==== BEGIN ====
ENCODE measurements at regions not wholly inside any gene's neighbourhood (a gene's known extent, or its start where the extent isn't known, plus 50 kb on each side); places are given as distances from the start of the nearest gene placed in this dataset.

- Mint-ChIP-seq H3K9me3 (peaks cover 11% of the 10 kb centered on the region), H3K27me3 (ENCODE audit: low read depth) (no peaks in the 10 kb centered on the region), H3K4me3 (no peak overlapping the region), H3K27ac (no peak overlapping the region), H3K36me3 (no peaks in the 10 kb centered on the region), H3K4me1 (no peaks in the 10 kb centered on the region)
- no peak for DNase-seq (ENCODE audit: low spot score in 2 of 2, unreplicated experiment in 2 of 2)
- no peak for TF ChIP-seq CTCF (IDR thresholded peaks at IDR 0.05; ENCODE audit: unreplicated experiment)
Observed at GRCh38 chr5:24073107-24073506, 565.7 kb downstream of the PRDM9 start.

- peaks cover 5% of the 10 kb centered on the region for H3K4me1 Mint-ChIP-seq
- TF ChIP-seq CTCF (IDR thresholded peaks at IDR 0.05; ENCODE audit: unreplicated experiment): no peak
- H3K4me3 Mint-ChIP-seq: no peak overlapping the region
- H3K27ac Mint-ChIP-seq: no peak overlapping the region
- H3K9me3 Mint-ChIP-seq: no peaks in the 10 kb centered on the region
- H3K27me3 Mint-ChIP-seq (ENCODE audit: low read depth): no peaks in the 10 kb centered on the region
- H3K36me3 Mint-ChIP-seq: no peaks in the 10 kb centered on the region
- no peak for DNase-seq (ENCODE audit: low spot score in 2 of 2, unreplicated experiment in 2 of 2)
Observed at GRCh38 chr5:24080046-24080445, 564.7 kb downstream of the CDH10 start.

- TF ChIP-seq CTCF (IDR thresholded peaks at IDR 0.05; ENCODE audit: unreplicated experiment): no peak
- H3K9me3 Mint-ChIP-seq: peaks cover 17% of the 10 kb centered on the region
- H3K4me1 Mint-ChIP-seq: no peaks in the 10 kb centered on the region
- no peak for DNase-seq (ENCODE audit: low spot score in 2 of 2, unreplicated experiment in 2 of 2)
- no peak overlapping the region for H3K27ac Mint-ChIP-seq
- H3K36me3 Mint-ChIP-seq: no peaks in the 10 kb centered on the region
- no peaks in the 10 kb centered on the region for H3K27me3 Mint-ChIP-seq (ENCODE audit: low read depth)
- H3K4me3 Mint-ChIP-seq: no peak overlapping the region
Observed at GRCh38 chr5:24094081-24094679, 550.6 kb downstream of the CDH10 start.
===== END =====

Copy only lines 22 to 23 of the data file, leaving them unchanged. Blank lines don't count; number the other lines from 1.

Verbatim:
- H3K4me3 Mint-ChIP-seq: no peak overlapping the region
Observed at GRCh38 chr5:24094081-24094679, 550.6 kb downstream of the CDH10 start.